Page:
Thursday, 2 December 2010

Letting go.

At what point do I finally say that I Home Educate three of my four sons?
At what point do I change our description in the sidebar of our family?
At what point do I not feel the responsilbilty of David's 'education'?
At what point will I feel reassured that this is the right thing for him?

He gets up just after eight, gets dressed, eats breakfast, brushes his teeth, feeds the rabbit and goes to school.
I pick him up from school at half past three and we drive home. I usually attempt to ask him what he has been doing that day, but I am greeted with a blank, tired look and he says, I don't know, I can't remember. I resist the urge to say, but you must!!!!, and instead prompt him with the little infomation I know about his day. In numeracy? What did you you do for maths today? What about Literacy? Did you do any reading or writing today? And after lunch? Did you practice the play today?
Then, once home (it takes only 5 minutes in the car but virtually impossible to walk) he slopes off to play on the computer or watch something on iPlayer, or goes out to play or round his friends house.
And thats about it. I feed him and read before bed but the contact that I have with him now is minimal. I take him to swimming club and we talk in the car, but essentially I have less than 2 hours contact with him a day.
He seems ok. He seems happy enough. Except on the mornings when he doesn't really want to go, or on the days when I pick him up and he is more deflated than usual. Reasons for the exceptionally low mood is usually one of five options.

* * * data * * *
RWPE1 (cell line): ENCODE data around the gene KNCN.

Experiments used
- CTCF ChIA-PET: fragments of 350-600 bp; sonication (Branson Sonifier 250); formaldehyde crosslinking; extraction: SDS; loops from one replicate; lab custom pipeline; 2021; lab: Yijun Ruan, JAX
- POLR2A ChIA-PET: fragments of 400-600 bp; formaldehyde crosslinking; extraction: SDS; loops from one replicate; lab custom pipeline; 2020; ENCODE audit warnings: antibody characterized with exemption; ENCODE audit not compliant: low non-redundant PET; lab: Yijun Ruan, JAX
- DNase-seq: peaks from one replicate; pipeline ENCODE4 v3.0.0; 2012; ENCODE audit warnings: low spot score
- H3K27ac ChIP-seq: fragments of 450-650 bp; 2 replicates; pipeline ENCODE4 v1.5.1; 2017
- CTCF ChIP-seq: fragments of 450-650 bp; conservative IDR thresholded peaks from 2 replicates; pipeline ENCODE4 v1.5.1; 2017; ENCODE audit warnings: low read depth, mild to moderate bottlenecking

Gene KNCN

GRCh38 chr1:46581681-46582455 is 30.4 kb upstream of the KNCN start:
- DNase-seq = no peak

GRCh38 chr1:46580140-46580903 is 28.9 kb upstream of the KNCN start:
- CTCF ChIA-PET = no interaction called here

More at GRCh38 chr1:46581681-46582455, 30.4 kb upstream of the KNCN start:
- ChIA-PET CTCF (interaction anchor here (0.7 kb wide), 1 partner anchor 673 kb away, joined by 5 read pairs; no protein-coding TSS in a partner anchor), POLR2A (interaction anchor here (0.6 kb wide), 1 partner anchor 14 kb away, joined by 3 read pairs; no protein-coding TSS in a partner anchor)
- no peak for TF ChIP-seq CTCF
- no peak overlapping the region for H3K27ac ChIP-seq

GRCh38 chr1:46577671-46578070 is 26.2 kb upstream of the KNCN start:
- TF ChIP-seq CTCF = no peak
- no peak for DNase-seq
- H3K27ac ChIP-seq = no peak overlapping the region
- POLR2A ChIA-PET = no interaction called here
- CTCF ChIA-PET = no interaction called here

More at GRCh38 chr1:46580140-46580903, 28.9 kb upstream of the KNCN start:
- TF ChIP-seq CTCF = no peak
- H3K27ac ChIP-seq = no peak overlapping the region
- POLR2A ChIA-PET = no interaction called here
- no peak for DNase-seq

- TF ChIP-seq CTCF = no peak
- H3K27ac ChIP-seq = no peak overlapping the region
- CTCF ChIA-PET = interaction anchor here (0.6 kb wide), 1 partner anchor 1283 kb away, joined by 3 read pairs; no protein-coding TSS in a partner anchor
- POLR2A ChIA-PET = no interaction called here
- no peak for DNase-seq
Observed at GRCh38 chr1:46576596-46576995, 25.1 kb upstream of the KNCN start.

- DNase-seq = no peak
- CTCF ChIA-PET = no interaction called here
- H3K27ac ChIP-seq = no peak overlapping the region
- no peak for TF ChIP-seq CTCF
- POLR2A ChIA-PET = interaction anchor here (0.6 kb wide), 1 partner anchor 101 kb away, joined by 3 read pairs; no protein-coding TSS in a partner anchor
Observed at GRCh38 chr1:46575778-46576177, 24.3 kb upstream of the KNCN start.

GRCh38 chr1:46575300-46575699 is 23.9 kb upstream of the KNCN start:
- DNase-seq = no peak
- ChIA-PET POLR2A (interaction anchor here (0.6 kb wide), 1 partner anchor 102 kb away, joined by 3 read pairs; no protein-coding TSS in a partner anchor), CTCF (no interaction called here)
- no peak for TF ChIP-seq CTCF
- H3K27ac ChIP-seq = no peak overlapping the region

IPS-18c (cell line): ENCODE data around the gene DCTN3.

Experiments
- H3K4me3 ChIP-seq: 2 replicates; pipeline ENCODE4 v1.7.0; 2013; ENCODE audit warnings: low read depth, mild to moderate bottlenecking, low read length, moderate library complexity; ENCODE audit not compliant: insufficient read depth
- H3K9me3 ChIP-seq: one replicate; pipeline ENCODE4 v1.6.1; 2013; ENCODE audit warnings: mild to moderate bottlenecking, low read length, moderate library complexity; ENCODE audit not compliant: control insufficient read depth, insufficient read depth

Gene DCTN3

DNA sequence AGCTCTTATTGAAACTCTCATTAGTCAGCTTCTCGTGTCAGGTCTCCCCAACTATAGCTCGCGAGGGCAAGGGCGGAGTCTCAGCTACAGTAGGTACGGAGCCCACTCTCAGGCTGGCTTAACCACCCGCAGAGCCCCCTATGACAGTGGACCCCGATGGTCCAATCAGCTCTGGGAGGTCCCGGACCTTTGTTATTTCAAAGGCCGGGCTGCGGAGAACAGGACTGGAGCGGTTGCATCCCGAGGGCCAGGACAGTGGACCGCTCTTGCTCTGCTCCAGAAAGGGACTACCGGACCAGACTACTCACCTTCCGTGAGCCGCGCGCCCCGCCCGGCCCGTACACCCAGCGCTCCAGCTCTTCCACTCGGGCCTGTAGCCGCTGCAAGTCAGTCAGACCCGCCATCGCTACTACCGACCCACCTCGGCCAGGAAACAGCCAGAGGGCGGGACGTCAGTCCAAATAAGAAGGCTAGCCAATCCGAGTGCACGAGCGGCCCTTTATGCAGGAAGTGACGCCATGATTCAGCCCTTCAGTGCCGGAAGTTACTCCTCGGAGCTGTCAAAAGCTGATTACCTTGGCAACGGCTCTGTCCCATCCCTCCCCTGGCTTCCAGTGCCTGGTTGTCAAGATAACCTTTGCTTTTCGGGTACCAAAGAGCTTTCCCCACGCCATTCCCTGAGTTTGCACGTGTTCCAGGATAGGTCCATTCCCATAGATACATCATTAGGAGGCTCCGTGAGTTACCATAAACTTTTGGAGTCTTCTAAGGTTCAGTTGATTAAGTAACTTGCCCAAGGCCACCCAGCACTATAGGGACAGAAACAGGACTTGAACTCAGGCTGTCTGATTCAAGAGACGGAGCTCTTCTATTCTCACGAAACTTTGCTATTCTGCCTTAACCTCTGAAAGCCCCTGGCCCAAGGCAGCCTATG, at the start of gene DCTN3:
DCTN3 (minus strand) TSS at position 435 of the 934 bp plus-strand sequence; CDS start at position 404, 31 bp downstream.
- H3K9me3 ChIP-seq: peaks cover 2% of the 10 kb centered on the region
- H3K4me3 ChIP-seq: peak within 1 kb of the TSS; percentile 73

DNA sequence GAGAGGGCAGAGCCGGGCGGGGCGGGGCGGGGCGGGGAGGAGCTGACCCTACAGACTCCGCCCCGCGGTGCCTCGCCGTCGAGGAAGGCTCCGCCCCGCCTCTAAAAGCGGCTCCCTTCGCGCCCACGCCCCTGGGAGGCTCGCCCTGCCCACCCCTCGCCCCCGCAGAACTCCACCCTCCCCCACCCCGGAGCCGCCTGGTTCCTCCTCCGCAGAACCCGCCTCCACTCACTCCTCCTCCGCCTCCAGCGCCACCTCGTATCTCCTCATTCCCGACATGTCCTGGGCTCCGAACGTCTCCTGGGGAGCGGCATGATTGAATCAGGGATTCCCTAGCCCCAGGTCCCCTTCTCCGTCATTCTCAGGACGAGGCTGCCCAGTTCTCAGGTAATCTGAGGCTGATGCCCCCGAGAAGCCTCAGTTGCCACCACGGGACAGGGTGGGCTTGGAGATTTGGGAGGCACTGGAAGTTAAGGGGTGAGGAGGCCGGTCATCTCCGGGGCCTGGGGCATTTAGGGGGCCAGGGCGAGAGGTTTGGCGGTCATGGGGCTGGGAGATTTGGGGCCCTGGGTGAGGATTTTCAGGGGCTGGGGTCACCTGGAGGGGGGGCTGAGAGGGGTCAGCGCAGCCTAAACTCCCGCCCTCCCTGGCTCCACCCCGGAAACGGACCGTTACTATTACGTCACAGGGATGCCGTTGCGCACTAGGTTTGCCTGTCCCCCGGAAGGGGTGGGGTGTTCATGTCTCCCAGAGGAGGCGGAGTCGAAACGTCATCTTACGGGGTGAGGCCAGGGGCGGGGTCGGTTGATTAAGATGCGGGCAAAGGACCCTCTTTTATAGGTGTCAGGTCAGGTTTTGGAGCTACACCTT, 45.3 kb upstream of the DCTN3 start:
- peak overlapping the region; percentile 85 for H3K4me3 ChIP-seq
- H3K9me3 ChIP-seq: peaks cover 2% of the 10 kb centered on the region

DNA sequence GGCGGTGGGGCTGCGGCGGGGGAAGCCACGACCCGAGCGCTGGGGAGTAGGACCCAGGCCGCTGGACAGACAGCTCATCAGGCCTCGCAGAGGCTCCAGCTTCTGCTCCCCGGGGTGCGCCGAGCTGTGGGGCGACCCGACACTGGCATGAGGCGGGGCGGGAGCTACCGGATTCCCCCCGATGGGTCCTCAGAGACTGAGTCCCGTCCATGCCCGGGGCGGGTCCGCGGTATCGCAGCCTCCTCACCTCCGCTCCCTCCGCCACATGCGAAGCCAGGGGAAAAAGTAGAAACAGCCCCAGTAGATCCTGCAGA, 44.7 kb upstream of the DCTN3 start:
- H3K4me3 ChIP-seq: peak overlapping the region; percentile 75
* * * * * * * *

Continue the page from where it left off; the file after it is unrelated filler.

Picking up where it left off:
1. It is too hot in the classroom.
2. He has a headache.
3. He's fed up of the other boys messing around and not doing as they are told.
4. It's boring.
5. He hates not being able to read and going in to another class for maths.

And then I have the day when he came out and said that he wished he hadn't asked to go back, and didn't want to go tomorrow.
Or the morning that he got knocked over by the dogs and got all muddy and his mood dropped to the floor.
Or the morning when his friend's mum forgot to pick him up, and he was going to be late, and he stood there an ddefiantly said he wasn't going.
Deja vue.
But so far, it hasn't taken much for me to turn it around and remind him that it was his choice to go, and some days he does enjoy it, and he has been given an amazing opportunity by the head teacher in a lovely little school and she really does have his best interests at heart, and it is unlikely that he will get this opportunity again. I tell him that he has to give it his best shot, otherwise he will always be left wondering.
But inside I am in turmoil. Inside I am screaming. Inside I want to tell him what I really think.
But I don't.
He has to work this out for himself.